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OPINION - Will the government be forced to hold its nose and nationalise Thames Water?

 (Christian Adams)
(Christian Adams)

In his bestselling book Outliers: The Story of Success, Malcolm Gladwell repeatedly referenced the '10,000-Hour Rule', based on research by Swedish psychologist Anders Ericsson. Despite its subsequent controversy, the rule's premise is in someways fairly pedestrian: achieving greatness in any skill requires time and effort.

Therefore, the Beatles practised endlessly in Hamburg before they found worldwide fame, a young Bill Gates sat in front of a computer for years prior to co-founding Microsoft, and so on. And today, Thames Water can boast something similar – and in just a single year.

As our chief political correspondent Rachel Burford reveals, the company pumped nearly 10,000 litres of sewage into London's rivers in 2023, up from almost 7,000 litres reported the year before. It comes as Thames Water customers saw bills rise an average of 12.1 per cent this week, with the firm declining to rule out future increases as it faces financial disaster.

Yet as Thames Water pumps sewage into the capital's waterways, its shareholders are less keen on cash injections. Last week, they backed out of plans to provide the company with £500m of funding, raising fears of a costly taxpayer bailout. Shareholders blamed regulator Ofwat for making its plan “uninvestible”, but have also accusations of trying to “blackmail” it into accepting demands to raise bills by 40 per cent.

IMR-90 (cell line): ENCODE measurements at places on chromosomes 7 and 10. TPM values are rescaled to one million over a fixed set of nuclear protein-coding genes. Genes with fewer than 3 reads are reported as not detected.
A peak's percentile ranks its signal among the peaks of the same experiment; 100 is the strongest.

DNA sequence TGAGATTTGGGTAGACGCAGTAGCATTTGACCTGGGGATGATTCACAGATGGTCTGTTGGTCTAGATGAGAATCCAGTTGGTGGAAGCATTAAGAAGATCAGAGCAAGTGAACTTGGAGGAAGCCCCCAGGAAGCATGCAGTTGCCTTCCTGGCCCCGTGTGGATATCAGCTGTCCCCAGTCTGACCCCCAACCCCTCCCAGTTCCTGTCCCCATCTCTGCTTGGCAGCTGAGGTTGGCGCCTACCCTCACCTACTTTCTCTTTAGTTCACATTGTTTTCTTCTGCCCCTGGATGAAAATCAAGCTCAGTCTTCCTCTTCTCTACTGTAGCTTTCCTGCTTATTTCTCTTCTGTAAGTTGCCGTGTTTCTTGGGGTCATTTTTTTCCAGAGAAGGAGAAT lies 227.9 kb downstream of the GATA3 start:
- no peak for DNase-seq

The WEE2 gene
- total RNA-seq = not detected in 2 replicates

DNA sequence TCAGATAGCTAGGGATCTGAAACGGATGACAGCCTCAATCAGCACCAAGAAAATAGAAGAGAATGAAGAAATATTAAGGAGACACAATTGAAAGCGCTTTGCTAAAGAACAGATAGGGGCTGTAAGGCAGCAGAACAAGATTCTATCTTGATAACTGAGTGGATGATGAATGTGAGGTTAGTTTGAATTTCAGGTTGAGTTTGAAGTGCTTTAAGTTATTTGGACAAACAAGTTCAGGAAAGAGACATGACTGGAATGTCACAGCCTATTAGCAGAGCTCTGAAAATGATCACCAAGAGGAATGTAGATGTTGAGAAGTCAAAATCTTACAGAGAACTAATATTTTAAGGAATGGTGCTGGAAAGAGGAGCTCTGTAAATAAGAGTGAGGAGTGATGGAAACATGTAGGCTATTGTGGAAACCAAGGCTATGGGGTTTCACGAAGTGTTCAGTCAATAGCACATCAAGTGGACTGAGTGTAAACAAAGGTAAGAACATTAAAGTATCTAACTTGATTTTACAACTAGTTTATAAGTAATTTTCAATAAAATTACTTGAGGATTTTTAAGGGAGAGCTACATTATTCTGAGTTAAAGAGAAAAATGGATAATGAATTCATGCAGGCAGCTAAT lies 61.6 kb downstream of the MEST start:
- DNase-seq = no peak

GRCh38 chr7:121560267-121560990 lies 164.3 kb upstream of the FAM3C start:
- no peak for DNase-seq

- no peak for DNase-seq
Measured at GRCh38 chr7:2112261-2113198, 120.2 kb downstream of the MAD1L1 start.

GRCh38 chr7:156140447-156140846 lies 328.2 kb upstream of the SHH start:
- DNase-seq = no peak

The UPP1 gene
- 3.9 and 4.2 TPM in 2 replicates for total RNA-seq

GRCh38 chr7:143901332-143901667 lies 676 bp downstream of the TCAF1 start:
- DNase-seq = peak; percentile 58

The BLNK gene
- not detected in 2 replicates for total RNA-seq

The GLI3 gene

A Thames Water spokesperson said the firm regards "any untreated discharges as unacceptable" and blamed "above average rainfall for most of 2023" for today's grim figures. But residents of South Moreton claim that the company allowed untreated water to pump into the Thames in Oxfordshire for 53 days consecutively. If you're so inclined, check out the real-time storm discharge map. It's not pretty.

The South Moreton issue has been caused be overflow at a local sewage treatment works, caused by cracks and holes in pipes, something the Environment Agency has described as an "asset maintenance issue". An upgrade is planned to be completed by 2026 and Thames Water says it expects the location to "meet all government targets for storm overflows by 2040 - 2045.” Which sounds a lot like me putting off work on a Friday afternoon so I have to do it on the Monday morning. But the Monday in question is in 2040 to 2045.

One likely option at this point looks like a form of nationalisation, similar to the 'special administration' that befell energy provider Bulb. Indeed, Thames Water has hired advisers from the same firm that worked on Bulb. But none of this will come cheap, with some estimates placing the bill at £5bn. Which means higher taxes and bills into the future.

In quieter times, this colossal failure might even be a general election issue. As it is, voters who notice may simply add it to their ballad of discontent.